Gillon's first comics work came in 1947 for Vaillant, a publication where he eventually took over a number of series: Lynx Blanc, Cormoran and Wango among them. He soon began to create series of his own, starting with Fils de Chine, which was serialized from 1950 to 1953. Shorter Gillon works appeared from the late 1940s-on in publications like 34 Camera and Radar. In all of his comics of the time, Gillon was part of a tradition of comics making that held the American adventure newspaper strip in high regard. Gillon himself evinced a special amount of affinity for the work of all-time comics craftsman Alex Raymond. He was also familiar with Milton Caniff and Hal Foster.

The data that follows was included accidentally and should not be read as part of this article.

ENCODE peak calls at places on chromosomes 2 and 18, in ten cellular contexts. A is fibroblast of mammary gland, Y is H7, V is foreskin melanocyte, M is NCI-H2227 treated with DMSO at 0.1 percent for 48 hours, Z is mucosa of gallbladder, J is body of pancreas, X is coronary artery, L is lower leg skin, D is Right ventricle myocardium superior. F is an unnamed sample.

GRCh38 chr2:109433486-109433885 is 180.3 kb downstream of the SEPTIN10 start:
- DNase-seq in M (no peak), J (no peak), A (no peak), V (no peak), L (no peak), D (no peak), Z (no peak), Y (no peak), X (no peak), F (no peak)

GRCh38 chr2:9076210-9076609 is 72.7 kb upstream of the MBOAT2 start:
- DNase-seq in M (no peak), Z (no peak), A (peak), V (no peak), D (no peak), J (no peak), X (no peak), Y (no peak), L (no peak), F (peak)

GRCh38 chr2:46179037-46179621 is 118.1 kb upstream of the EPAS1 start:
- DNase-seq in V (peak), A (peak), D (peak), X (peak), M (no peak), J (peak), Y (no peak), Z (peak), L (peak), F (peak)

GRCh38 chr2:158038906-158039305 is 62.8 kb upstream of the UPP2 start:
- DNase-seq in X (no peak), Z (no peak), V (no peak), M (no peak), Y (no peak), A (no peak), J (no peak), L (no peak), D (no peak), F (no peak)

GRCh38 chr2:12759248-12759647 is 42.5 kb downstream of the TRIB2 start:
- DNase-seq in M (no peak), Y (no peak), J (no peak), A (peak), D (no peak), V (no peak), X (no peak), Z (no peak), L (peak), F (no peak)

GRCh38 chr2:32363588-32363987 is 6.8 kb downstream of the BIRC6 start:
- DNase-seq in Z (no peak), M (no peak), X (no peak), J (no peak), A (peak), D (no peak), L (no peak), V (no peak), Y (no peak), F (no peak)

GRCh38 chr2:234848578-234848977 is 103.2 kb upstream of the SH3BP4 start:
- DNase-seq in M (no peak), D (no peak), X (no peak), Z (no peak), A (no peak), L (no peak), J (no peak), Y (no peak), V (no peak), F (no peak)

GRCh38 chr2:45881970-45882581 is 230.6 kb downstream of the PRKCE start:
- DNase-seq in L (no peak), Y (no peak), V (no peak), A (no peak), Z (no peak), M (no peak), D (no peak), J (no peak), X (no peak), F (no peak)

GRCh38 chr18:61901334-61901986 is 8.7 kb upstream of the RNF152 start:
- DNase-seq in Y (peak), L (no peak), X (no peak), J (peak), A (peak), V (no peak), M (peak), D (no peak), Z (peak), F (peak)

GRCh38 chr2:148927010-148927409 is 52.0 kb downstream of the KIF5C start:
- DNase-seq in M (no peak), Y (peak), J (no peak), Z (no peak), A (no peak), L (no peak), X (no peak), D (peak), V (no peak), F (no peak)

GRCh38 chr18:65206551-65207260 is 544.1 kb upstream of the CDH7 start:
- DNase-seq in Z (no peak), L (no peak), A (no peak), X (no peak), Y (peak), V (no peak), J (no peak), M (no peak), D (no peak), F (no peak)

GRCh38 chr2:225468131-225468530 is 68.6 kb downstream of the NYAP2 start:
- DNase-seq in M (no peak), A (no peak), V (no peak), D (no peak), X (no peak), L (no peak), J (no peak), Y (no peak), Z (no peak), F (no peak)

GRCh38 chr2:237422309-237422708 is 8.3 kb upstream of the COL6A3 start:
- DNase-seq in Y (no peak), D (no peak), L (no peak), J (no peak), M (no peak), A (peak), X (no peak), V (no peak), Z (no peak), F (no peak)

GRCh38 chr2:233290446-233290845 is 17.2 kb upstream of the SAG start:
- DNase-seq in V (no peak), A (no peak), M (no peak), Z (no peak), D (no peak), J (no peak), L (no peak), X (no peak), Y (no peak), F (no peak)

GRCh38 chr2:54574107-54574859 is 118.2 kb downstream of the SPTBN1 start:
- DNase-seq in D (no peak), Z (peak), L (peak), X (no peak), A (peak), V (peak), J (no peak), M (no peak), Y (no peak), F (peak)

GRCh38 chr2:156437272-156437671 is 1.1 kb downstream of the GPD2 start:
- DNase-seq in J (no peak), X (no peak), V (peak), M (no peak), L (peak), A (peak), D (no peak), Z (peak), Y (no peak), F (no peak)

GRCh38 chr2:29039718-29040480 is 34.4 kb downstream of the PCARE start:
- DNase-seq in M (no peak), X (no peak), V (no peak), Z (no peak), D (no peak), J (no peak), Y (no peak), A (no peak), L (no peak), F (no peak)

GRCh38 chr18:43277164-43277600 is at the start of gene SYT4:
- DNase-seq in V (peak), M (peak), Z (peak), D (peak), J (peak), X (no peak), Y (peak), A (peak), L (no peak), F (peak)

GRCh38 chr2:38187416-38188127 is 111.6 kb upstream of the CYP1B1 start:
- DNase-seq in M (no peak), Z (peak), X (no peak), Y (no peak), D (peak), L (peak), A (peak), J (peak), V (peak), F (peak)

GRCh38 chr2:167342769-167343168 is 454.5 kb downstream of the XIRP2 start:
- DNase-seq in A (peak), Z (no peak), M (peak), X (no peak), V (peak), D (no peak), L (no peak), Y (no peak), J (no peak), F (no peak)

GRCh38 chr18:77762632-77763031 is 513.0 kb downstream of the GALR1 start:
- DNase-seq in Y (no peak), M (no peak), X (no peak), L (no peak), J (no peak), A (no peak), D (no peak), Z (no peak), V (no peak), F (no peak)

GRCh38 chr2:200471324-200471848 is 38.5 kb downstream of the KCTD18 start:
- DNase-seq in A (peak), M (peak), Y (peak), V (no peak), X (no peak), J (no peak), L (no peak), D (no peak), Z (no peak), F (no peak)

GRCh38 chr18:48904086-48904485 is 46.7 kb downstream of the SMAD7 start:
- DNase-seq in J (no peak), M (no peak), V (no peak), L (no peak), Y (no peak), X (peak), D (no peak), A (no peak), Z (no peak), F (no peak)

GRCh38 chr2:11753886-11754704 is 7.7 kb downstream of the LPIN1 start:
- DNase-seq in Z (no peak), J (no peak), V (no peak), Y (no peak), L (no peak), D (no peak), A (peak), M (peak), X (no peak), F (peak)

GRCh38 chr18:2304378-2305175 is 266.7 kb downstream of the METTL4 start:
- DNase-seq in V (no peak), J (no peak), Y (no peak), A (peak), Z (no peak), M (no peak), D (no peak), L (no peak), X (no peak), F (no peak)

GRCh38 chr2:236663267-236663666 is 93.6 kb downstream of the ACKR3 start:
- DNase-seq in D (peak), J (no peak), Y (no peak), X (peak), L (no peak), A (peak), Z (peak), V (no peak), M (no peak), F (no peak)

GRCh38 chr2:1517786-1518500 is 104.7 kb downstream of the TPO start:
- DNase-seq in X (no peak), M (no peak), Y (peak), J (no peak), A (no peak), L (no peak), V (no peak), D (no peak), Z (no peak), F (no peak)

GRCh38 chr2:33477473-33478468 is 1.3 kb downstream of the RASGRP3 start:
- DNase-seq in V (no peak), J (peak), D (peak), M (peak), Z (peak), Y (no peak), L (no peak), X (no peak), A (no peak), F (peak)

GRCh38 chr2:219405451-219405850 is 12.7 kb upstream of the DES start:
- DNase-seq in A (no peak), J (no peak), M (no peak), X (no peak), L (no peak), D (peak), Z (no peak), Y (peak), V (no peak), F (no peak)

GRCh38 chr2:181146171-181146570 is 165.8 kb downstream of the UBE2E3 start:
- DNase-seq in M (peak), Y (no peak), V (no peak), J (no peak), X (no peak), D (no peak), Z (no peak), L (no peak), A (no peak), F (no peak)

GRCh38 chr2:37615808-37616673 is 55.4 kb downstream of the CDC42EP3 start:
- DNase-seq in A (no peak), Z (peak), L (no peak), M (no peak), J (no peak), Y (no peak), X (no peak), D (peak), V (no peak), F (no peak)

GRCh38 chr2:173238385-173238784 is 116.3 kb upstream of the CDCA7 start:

Gillon was a successful cartoonist throughout his first dozen or so years in the industry, quickly finding new work to replace any that might have been lost due to youthful indiscretion. His type of realistically rendered comic became one of the more sustained, dominant market forces in the history of French BD, almost a house style -- certainly a notable influence -- at magazines big and small. As the 1950s came to a close and Gillon moved into his mid-thirties, he began to be counted on less for his fill-ins and more for major features of his own creation, establishing a pattern and predilections that would take him through the next five decades of work. From 1959 to 1972, Gillon drew the daily soap opera 13, rue de l'espoir for France Soir (example at bottom), a significant career highlight and a work for which he'd be remembered if there were nothing before or after it. He also placed work in Journal de Mickey. From 1968 to 1972 he worked on Jeremie for Pif gadget.